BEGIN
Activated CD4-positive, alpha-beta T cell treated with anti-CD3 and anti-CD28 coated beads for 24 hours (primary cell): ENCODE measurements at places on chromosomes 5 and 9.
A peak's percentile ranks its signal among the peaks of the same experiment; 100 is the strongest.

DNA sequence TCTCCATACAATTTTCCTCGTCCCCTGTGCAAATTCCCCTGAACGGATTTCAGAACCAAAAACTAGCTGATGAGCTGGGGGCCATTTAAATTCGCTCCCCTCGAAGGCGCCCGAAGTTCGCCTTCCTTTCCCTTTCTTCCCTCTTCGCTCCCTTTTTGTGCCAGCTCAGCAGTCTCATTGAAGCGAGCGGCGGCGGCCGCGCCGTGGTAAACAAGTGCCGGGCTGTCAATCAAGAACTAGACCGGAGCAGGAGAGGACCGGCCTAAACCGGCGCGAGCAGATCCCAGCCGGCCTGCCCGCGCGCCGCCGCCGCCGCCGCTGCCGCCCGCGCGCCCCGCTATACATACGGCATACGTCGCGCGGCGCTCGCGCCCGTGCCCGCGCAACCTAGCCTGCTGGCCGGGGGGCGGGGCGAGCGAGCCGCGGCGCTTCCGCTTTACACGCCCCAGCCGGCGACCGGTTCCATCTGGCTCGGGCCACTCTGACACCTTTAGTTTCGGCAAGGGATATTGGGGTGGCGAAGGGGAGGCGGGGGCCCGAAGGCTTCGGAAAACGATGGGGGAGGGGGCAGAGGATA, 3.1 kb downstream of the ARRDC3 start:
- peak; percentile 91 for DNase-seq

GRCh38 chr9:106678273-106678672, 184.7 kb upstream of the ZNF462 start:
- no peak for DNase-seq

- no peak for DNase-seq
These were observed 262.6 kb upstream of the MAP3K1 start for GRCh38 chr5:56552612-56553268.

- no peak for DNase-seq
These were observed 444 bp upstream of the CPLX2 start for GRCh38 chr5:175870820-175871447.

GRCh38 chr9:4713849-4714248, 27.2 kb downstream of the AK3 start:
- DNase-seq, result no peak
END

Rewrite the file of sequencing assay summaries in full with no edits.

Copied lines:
Activated CD4-positive, alpha-beta T cell treated with anti-CD3 and anti-CD28 coated beads for 24 hours (primary cell): ENCODE measurements at places on chromosomes 5 and 9.
A peak's percentile ranks its signal among the peaks of the same experiment; 100 is the strongest.

DNA sequence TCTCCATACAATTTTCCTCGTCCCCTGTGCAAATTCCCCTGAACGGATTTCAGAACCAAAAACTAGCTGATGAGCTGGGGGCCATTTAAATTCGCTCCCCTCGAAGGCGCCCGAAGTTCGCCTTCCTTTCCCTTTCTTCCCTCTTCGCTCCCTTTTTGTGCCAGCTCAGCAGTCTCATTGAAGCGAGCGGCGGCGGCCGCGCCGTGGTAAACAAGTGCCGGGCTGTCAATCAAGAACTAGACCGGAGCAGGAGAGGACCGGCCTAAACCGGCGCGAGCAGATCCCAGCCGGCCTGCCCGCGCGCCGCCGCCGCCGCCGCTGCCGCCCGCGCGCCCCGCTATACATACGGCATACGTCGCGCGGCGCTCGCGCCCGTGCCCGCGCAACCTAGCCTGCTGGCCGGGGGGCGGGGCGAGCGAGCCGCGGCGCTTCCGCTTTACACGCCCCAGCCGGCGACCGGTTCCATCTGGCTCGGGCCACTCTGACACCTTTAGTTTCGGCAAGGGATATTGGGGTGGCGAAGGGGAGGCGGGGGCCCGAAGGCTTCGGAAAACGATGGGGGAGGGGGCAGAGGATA, 3.1 kb downstream of the ARRDC3 start:
- peak; percentile 91 for DNase-seq

GRCh38 chr9:106678273-106678672, 184.7 kb upstream of the ZNF462 start:
- no peak for DNase-seq

- no peak for DNase-seq
These were observed 262.6 kb upstream of the MAP3K1 start for GRCh38 chr5:56552612-56553268.

- no peak for DNase-seq
These were observed 444 bp upstream of the CPLX2 start for GRCh38 chr5:175870820-175871447.

GRCh38 chr9:4713849-4714248, 27.2 kb downstream of the AK3 start:
- DNase-seq, result no peak